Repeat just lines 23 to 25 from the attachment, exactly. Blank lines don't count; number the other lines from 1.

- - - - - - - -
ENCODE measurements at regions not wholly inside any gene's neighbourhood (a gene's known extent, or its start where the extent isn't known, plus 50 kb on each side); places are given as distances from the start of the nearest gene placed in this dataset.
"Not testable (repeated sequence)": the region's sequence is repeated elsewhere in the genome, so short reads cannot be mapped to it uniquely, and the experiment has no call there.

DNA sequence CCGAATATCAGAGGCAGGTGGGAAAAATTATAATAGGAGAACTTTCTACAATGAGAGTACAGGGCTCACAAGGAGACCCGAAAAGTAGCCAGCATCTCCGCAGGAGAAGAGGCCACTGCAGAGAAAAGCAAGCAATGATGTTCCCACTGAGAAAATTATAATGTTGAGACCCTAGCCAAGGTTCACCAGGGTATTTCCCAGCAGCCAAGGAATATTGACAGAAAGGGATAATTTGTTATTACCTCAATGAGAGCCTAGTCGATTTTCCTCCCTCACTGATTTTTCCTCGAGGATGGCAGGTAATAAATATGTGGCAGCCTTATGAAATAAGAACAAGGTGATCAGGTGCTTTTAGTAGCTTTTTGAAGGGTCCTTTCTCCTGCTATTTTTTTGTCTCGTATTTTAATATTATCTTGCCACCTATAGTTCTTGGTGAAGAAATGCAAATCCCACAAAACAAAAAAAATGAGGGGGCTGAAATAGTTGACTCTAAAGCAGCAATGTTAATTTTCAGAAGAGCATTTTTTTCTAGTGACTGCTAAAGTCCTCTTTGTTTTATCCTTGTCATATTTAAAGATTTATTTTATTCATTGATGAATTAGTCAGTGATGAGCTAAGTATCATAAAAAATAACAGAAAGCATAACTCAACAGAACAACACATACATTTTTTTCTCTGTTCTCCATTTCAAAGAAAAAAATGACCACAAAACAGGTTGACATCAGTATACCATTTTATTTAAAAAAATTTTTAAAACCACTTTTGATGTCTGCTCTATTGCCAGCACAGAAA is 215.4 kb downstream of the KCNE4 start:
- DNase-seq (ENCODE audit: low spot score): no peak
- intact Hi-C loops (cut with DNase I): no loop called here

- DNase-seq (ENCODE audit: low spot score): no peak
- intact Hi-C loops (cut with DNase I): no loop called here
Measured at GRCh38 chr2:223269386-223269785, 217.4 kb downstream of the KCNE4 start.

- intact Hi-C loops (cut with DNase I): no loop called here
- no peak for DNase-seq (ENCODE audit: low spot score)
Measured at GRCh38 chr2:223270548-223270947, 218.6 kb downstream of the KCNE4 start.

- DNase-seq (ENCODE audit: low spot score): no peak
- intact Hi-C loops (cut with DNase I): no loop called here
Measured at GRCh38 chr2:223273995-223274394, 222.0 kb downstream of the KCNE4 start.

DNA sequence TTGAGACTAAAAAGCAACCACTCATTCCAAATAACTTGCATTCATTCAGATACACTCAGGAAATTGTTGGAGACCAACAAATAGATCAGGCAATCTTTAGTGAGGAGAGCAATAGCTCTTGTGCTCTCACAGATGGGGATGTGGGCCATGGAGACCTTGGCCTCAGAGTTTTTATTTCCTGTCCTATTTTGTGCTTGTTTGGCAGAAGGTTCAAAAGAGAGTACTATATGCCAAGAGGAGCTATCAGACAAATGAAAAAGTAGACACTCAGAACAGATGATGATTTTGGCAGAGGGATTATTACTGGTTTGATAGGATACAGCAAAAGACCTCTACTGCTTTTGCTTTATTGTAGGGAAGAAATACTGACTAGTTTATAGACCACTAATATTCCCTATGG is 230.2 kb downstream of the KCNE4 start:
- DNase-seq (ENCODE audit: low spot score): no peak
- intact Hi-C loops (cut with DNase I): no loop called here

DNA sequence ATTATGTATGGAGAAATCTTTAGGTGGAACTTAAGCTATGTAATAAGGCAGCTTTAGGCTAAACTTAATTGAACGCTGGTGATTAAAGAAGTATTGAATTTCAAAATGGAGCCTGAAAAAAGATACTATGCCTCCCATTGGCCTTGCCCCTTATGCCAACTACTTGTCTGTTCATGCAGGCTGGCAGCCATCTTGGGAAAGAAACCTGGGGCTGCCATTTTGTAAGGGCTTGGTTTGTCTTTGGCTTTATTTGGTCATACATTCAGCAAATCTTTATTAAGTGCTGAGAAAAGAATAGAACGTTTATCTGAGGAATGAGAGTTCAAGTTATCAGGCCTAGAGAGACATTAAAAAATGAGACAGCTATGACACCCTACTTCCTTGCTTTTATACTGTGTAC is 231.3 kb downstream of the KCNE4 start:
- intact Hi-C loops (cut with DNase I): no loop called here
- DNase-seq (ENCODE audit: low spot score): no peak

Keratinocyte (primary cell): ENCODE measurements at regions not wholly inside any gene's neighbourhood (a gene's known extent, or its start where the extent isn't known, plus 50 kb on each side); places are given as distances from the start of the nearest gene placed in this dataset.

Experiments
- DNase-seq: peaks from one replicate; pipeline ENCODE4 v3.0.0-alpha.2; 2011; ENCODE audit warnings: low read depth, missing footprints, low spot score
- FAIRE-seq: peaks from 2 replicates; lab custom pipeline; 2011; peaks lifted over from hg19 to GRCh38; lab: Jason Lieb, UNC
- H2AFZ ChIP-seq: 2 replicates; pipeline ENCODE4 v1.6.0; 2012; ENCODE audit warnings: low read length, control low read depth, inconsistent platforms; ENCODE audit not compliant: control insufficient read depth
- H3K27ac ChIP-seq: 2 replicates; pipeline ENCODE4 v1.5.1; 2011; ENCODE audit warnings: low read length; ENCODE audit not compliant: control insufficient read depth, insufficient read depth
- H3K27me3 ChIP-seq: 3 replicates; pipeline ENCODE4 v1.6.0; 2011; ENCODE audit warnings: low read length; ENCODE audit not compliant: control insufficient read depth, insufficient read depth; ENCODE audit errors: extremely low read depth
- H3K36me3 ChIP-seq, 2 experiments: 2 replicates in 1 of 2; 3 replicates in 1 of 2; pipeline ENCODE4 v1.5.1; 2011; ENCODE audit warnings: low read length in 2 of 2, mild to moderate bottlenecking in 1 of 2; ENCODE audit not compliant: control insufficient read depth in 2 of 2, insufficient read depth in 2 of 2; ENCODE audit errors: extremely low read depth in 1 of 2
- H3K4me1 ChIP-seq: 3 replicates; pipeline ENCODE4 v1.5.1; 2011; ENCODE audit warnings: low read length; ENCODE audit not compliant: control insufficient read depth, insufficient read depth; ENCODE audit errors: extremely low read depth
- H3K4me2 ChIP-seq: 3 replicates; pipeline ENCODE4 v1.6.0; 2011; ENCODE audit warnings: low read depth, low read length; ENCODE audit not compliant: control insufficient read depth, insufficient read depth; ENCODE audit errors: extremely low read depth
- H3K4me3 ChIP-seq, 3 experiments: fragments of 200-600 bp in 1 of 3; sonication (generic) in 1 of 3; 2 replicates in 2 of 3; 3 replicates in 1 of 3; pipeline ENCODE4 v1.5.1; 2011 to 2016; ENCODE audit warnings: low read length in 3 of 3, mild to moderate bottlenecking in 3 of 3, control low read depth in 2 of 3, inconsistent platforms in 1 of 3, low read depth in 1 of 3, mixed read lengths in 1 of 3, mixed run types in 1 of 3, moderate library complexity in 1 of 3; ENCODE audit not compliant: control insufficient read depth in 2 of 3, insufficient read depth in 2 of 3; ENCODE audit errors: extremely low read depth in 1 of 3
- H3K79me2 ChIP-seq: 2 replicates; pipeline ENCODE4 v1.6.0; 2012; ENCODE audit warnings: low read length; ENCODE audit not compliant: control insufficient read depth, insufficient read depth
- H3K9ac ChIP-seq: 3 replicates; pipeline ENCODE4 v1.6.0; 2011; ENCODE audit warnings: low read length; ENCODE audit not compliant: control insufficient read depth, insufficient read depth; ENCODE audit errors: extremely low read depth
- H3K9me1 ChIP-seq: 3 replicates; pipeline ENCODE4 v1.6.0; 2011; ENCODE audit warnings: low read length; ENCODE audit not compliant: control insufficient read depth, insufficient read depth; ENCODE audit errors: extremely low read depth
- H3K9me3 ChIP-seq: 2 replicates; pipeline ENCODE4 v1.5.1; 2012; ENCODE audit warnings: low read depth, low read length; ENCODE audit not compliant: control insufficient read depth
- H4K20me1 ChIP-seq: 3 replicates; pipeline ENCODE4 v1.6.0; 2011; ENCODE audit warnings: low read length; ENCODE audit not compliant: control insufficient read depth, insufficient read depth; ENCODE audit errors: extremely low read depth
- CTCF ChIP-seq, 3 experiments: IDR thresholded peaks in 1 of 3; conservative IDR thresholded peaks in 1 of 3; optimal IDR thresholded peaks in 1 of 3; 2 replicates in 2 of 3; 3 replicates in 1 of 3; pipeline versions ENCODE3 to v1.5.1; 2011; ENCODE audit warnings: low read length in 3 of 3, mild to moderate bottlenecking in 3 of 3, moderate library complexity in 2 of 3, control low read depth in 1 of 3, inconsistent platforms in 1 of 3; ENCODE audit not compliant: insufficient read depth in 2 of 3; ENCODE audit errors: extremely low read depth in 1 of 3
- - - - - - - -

- DNase-seq: peaks from one replicate; pipeline ENCODE4 v3.0.0-alpha.2; 2011; ENCODE audit warnings: low read depth, missing footprints, low spot score
- FAIRE-seq: peaks from 2 replicates; lab custom pipeline; 2011; peaks lifted over from hg19 to GRCh38; lab: Jason Lieb, UNC
- H2AFZ ChIP-seq: 2 replicates; pipeline ENCODE4 v1.6.0; 2012; ENCODE audit warnings: low read length, control low read depth, inconsistent platforms; ENCODE audit not compliant: control insufficient read depth